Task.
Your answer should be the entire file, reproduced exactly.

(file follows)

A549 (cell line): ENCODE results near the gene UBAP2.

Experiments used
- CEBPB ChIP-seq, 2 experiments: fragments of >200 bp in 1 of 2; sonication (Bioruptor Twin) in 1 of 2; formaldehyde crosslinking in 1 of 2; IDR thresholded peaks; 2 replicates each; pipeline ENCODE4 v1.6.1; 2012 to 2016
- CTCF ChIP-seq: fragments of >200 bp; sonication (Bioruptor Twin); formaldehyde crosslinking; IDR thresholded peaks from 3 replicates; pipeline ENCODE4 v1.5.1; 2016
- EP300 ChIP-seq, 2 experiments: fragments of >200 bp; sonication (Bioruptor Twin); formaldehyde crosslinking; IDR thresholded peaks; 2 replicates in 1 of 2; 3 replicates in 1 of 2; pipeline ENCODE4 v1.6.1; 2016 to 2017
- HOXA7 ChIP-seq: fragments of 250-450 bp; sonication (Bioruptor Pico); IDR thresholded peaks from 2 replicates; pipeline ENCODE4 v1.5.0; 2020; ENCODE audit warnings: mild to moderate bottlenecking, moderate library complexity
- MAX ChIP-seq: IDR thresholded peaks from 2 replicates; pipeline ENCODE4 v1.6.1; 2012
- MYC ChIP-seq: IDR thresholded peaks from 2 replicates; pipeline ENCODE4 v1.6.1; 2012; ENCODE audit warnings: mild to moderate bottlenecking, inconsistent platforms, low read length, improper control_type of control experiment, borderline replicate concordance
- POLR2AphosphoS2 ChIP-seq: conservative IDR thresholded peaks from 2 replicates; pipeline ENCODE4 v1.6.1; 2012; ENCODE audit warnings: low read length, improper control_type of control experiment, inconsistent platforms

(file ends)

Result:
A549 (cell line): ENCODE results near the gene UBAP2.

Experiments used
- CEBPB ChIP-seq, 2 experiments: fragments of >200 bp in 1 of 2; sonication (Bioruptor Twin) in 1 of 2; formaldehyde crosslinking in 1 of 2; IDR thresholded peaks; 2 replicates each; pipeline ENCODE4 v1.6.1; 2012 to 2016
- CTCF ChIP-seq: fragments of >200 bp; sonication (Bioruptor Twin); formaldehyde crosslinking; IDR thresholded peaks from 3 replicates; pipeline ENCODE4 v1.5.1; 2016
- EP300 ChIP-seq, 2 experiments: fragments of >200 bp; sonication (Bioruptor Twin); formaldehyde crosslinking; IDR thresholded peaks; 2 replicates in 1 of 2; 3 replicates in 1 of 2; pipeline ENCODE4 v1.6.1; 2016 to 2017
- HOXA7 ChIP-seq: fragments of 250-450 bp; sonication (Bioruptor Pico); IDR thresholded peaks from 2 replicates; pipeline ENCODE4 v1.5.0; 2020; ENCODE audit warnings: mild to moderate bottlenecking, moderate library complexity
- MAX ChIP-seq: IDR thresholded peaks from 2 replicates; pipeline ENCODE4 v1.6.1; 2012
- MYC ChIP-seq: IDR thresholded peaks from 2 replicates; pipeline ENCODE4 v1.6.1; 2012; ENCODE audit warnings: mild to moderate bottlenecking, inconsistent platforms, low read length, improper control_type of control experiment, borderline replicate concordance
- POLR2AphosphoS2 ChIP-seq: conservative IDR thresholded peaks from 2 replicates; pipeline ENCODE4 v1.6.1; 2012; ENCODE audit warnings: low read length, improper control_type of control experiment, inconsistent platforms